Help Me, LAPTOP: I Want To Upgrade My Video Chat Capabilities

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Integrated webcams have become standard on almost every laptop, which is  great not only for people who make lip-syncing videos on YouTube, but also for families who want to stay connected across long distances. However, not all webcams are created equal. That's why Chief Warrant Officer David is looking to for a device that will provide the best experience when chatting with his loved ones from overseas.

I am getting ready for a military deployment and I wanted to upgrade my video chat abilities with my wife. I am looking to buy two new devices. What should I look for in a laptop, as far as getting the best quality video chat? Is the iPad 2 the best option? Should I use an aftermarket webcam? No preference on the screen size, but I like a good battery life. I would like to stay under $1000. Thanks.

The webcams that come integrated into laptops aren't usually of the highest quality, but recently we've seen more high-megapixel lenses, and even HD-capable cameras. However, this isn't the only important part of the equation. The notebook in question also needs to have a good microphone so that the person on the other end can hear as well as see you. Finally, you should look for machines with strong Wi-Fi radios that can handle the bandwidth it takes to make great video calls. There are three notebooks and a tablet we recommend for David.

The new 13-inch MacBook Pro has an excellent webcam and good integrated microphone, plus the bonus of working with Apple's FaceTime video chat service. This means you'll be able to chat Mac-to-Mac as well as Mac-to-iPhone 4 or iPad 2. You can also chat in 720p HD (from the MacBook). We noted a strong Wi-Fi signal wherever we used it. And the 8+ hour battery life is even better than previous generations.

The drawback to the MBPro is that, at $1,199, it's above your price point. An alternative is the 11-inch MacBook Air, which starts at $999. The battery life isn't as long (but still good at 5:18) and the Wi-Fi isn't as strong, but it will give you a good video chat experience.

In our hands-on time with the iPad 2 at the announcement event we noted that the front-facing camera captured good images and smooth video. The experience is good, but keep in mind that FaceTime only works with other Apple products. Third-party apps exist that allow for mobile to mobile calls, but for iPad to PC there are few, if any, options. However, if you're an Apple household, this is a good choice.

On the Windows side there's the ASUS U36Jc, a 13-inch ultraportable that costs $999. Though the webcam is only 0.3 megapixels, it still captures good images and works under a variety of lighting conditions. The integrated mic picks up clear audio. When close to the router, the notebook had good throughput, but at 50 feet away the score dropped below average. It's still strong enough for video chats, though. And with a battery that lasts almost 6 and a half hours, you won't need to worry about longevity.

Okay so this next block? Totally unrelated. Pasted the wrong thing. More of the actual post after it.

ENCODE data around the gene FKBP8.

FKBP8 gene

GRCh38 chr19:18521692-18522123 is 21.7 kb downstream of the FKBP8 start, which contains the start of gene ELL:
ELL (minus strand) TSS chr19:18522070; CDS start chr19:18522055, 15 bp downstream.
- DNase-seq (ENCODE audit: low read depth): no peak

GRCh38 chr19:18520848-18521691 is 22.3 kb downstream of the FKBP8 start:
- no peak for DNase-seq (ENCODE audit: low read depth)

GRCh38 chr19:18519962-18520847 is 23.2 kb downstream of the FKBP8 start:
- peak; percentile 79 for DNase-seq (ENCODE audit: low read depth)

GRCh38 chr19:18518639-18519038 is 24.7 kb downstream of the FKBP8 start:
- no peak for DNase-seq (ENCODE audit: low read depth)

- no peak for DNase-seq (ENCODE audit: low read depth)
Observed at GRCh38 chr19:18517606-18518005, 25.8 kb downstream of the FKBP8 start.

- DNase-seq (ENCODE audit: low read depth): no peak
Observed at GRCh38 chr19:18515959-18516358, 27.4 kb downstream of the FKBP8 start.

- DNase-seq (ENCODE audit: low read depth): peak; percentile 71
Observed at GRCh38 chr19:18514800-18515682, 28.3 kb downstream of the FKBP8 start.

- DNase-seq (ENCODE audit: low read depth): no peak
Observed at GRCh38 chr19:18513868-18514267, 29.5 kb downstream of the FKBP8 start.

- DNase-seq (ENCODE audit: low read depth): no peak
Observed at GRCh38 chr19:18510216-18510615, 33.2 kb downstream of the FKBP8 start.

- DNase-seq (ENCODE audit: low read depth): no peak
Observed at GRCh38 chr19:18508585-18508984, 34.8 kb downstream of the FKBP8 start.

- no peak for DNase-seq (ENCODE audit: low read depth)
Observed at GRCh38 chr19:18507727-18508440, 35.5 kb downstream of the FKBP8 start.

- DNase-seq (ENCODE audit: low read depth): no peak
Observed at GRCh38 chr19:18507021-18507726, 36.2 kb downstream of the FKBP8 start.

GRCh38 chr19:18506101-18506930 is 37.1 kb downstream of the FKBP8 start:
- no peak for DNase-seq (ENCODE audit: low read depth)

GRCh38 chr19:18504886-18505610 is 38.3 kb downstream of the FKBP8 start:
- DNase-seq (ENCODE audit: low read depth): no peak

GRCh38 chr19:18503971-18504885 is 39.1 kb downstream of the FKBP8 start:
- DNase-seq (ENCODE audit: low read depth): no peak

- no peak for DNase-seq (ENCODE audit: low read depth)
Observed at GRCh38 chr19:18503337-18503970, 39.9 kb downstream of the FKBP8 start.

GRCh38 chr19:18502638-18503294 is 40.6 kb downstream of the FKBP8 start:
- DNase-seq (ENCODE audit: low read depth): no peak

No matter which of these systems you pick, be sure to use a good video chat service. FaceTime works for Apple products, but for Mac-to-PC or PC-to-PC chat, you'll need something else. Skype is probably the most well known, but it doesn't work as well in low-bandwidth situations. We've been testing ooVoo recently and found it has better video and audio quality when chatting over less-than-stellar networks. Plus, it allows for group video chat with up to six participants, so you can bring more family and friends in on the conversation if you want. Like Skype and FaceTime, ooVoo is free.

As we pointed out, the integrated mics on all of these systems are good, but if you're in an area with a lot of background noise or want to have a more private chat, consider picking up the PC and Mac compatible Freetalk Everyman Headset. It's designed to work with Skype, but it works just fine with ooVoo. The mic picks up what's close to it extremely well but filters out background noise. And it folds up to make it easier to stow when traveling. It's less than $30 in the Skype store and well worth the investment.

Good luck on your deployment. We hope our suggestions help you keep in touch with your family back home.

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  • K. T. Bradford Says:

    @crachor I've not found many good integrated webcams on the notebooks we review. There are some, but few that I would recommend to someone who video chat was very important, such as David. There were a few recent PCs that had decent webcams but not so great audio and/or poor wi-fi performance, so I didn't suggest them. Those that include good HD webcams tend to be high-end systems, way above the $1,000 price point. The MacBook Pro is, at least, not very much over the limit, which is why I mentioned it.

    Webcams seem to be an afterthought for many manufacturers. they include them because consumers expect them, but don't often pick very good ones.

  • crachor Says:

    there's no point in mentioning macs at all. despite their "performance benefits," the letter noted that the person wanted to stay under $1000. there's a good chance that the person has windows based PC's, so there should have been far more of those suggested. most built in webcams now days are good enough for most users. and Skype DOES work well on lower bandwidth connections, because i'm able to chat with my sister in Portland while I'm in Michigan and I rarely have a slow connection.